Akin in psychological and other respects to a family by blood, marriage or civil union, the foster family does not have the same legal status. While the concept of family has evolved and continues to evolve to include may non-conventional relationships, developments in law have stopped short of affording the foster family the same or equivalent protection and deference as long has been afforded the birth family (Smith v. Organization of Foster Families for Equality and Reform, 431 U.S. 816 [1977]).

A biological family has a constitutionally protected interest in its integrity, stability and survival. The foster family does not. The State cannot remove children from birth parents absent abuse or neglect. It may remove foster children from foster parents in its discretion so long as it does not act capriciously. It needs only a rational reason. Since the status of foster parents derives not from nature but from agreement or contract, their legal rights are less comprehensive and unfettered and their legal duties more stringent and demanding than those of birth parents.

While foster parents are entrusted with and are responsible for the child's care, legal authority for decision-making remains with the State. That is not to say foster parents must obtain consent from the agency for each and every one of the multitude of decisions involved in child rearing day-by-day. Common sense is what determines what meals to cook, clothes to buy, outings to plan, lessons to supervise, discipline to administer, talents to develop, values to instill, morals to nurture, ambitions to encourage, meal-lime, bath-time and bed-time routines, television shows to watch, video games to play and more. The line between day-by-day child-rearing decisions and those decisions only the agency can make or for which it must give permission is not clearly articulated by statute or regulation. The latter, generally speaking, involve enrollment in school and other education decisions, travel outside New York Stale, medical treatment for other than routine preventive care, visitation with birth parents, siblings and members of the extended birth family, babysitting or day care arrangements and religious training outside the child's religion. Each agency's Foster Placement Agreement may make further distinctions and additional delineations may be found in each agency's manual of policies.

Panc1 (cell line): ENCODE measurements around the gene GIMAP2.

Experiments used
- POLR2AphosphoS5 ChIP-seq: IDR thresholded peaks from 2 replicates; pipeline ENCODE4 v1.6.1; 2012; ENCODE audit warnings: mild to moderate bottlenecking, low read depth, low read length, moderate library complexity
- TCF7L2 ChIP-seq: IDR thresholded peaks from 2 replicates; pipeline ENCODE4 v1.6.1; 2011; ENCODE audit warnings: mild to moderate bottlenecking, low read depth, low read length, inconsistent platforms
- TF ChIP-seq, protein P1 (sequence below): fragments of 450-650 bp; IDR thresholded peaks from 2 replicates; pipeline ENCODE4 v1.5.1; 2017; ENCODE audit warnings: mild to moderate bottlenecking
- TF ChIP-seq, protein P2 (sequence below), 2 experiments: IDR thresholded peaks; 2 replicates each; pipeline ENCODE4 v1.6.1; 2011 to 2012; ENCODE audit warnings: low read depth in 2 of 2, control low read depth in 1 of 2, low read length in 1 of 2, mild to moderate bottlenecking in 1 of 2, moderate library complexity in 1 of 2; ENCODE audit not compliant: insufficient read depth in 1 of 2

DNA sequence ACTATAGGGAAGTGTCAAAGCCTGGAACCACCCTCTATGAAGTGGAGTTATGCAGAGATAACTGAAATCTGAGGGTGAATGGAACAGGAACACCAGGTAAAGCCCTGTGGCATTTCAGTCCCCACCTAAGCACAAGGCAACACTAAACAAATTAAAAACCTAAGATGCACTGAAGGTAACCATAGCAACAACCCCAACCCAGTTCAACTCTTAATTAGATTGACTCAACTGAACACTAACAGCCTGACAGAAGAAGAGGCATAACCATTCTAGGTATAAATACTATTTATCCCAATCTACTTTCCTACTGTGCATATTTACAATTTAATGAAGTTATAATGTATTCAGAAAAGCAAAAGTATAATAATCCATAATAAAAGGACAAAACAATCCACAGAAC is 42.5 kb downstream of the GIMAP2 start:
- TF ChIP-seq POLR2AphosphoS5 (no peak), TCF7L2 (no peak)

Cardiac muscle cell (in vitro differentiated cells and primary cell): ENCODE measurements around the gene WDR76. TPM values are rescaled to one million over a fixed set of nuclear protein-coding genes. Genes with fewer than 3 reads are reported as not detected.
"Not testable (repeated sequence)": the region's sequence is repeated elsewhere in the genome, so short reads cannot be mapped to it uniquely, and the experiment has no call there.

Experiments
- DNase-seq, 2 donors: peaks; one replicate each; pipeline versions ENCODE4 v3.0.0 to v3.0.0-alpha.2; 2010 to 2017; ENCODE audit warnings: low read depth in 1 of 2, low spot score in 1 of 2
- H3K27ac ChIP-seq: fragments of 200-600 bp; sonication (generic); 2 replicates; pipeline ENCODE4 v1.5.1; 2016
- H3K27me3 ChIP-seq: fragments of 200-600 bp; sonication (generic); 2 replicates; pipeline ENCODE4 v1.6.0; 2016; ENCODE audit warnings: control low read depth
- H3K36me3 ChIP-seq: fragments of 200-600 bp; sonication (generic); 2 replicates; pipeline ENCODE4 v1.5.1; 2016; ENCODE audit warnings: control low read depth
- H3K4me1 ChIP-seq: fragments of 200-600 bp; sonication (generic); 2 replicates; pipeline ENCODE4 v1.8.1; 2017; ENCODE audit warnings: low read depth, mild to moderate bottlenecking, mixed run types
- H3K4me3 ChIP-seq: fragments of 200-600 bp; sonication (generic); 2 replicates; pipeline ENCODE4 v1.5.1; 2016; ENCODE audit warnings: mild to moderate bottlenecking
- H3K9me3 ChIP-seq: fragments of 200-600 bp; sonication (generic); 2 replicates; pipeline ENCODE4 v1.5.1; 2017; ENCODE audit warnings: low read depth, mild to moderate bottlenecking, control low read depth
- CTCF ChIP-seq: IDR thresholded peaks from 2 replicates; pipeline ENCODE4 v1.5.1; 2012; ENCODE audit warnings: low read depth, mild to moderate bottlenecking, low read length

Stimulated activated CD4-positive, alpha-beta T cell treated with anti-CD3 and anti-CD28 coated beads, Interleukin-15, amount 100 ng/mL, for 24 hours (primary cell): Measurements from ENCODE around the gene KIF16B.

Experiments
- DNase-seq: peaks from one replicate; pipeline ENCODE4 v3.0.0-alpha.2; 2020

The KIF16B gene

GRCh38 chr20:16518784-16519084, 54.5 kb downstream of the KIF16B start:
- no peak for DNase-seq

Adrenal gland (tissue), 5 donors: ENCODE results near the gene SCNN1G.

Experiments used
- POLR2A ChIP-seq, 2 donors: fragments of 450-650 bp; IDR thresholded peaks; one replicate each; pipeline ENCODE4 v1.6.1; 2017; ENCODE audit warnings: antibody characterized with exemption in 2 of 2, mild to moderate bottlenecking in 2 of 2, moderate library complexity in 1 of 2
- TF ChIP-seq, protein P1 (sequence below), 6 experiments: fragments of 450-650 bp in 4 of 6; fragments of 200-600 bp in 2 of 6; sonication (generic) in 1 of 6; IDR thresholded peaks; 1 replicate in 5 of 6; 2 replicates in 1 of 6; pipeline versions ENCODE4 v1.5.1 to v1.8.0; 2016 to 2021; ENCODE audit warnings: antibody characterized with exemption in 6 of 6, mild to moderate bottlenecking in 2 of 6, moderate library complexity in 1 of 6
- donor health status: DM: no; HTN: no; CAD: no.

The law not only does not protect the care-taking relationship between foster parent and foster child in the way it protects the parent-child or guardian-ward relationship, it also disqualifies foster parents from obtaining or even seeking to obtain such protection. Under New York law, foster parents lack standing to petition the Court for legal custody of a foster child currently or formerly in their care or for visitation with a former foster child. That does not mean, however, that foster parents have no legal rights. They do, consisting, inter alia, of the following:

  • Read their certification home study and insert comments
  • Receive a manual summarizing agency policies and practices bearing on the role and responsibilities of foster parent
  • Receive information regarding a foster child's health history, health status and health care needs and material health history of birth parents
  • Receive information regarding immunization and medical examination schedules and protocols and procedures for obtaining emergency medical treatment for the chil